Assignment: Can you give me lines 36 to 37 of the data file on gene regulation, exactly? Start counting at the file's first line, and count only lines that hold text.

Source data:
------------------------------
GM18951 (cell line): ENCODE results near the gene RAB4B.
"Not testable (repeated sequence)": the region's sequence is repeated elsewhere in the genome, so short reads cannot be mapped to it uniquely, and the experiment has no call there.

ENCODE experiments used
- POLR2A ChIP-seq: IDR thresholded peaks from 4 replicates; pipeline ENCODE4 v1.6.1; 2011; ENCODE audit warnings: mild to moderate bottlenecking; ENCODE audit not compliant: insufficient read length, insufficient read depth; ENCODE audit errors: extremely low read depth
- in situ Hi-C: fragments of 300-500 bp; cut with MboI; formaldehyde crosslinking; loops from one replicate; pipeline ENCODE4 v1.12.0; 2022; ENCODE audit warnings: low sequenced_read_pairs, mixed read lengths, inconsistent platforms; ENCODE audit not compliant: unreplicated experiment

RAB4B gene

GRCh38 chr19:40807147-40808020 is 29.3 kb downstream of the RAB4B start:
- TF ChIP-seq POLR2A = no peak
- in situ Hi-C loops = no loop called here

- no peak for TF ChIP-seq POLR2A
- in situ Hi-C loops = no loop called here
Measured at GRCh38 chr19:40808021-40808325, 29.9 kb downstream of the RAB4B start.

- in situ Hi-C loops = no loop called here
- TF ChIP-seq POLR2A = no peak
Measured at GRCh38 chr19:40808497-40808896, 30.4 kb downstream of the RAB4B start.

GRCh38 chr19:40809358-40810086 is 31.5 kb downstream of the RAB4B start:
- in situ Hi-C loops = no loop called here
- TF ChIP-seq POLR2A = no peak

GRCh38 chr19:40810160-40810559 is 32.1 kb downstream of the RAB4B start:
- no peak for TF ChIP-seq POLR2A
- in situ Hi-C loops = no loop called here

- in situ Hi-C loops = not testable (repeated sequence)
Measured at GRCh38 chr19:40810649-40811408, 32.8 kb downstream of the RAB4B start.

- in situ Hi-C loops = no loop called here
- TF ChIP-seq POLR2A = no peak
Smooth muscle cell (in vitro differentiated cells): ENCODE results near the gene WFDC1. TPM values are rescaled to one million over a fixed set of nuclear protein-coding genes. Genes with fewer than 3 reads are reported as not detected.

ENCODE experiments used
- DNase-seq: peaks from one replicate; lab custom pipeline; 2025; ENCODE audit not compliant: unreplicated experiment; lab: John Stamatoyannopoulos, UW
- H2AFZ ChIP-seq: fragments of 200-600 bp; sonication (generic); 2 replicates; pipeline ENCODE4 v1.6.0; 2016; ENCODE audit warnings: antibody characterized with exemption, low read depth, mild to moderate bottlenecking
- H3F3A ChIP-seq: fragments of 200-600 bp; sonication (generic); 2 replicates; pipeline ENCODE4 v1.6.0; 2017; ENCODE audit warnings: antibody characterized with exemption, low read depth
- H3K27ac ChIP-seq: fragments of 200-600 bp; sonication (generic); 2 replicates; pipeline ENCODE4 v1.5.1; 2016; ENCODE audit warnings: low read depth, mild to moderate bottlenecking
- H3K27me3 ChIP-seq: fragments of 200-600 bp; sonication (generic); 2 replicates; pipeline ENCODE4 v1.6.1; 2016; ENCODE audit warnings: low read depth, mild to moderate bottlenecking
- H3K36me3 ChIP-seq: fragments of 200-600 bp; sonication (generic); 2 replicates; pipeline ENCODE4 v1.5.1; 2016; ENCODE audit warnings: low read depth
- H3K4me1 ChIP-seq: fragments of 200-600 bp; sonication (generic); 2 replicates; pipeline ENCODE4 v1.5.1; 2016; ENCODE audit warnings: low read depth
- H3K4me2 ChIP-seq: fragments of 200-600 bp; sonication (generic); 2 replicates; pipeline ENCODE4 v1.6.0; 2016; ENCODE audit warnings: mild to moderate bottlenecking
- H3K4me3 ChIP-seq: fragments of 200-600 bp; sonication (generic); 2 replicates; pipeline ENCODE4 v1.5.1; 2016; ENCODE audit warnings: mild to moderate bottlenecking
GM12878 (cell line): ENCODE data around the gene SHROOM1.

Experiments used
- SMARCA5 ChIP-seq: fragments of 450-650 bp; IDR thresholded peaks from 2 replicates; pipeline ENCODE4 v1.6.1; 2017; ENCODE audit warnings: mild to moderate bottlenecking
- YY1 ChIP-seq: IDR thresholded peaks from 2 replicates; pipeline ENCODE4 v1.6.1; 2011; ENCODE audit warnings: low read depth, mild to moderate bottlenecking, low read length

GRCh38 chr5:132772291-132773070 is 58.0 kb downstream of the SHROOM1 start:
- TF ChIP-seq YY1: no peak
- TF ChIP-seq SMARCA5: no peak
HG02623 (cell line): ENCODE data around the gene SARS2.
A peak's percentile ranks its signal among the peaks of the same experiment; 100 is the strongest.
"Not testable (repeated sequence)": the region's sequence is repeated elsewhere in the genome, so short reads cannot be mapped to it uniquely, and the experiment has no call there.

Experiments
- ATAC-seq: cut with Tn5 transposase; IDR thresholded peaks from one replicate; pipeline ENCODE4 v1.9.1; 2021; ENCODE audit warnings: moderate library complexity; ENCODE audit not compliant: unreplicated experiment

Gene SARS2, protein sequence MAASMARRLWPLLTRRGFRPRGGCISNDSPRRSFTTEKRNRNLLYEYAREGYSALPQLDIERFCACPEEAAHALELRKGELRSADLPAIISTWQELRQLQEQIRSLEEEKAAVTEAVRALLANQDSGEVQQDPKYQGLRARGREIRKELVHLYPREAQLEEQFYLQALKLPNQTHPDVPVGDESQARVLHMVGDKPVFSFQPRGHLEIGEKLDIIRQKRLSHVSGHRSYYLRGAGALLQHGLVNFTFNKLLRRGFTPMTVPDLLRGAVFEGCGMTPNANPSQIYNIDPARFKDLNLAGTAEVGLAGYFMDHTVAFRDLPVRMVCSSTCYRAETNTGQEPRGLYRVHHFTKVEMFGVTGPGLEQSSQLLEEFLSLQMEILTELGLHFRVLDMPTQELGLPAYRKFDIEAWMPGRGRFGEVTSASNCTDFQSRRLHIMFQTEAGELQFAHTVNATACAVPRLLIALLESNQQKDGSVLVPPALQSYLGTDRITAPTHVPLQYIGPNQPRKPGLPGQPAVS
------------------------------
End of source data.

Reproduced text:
- H3K4me3 ChIP-seq: fragments of 200-600 bp; sonication (generic); 2 replicates; pipeline ENCODE4 v1.5.1; 2016; ENCODE audit warnings: mild to moderate bottlenecking
GM12878 (cell line): ENCODE data around the gene SHROOM1.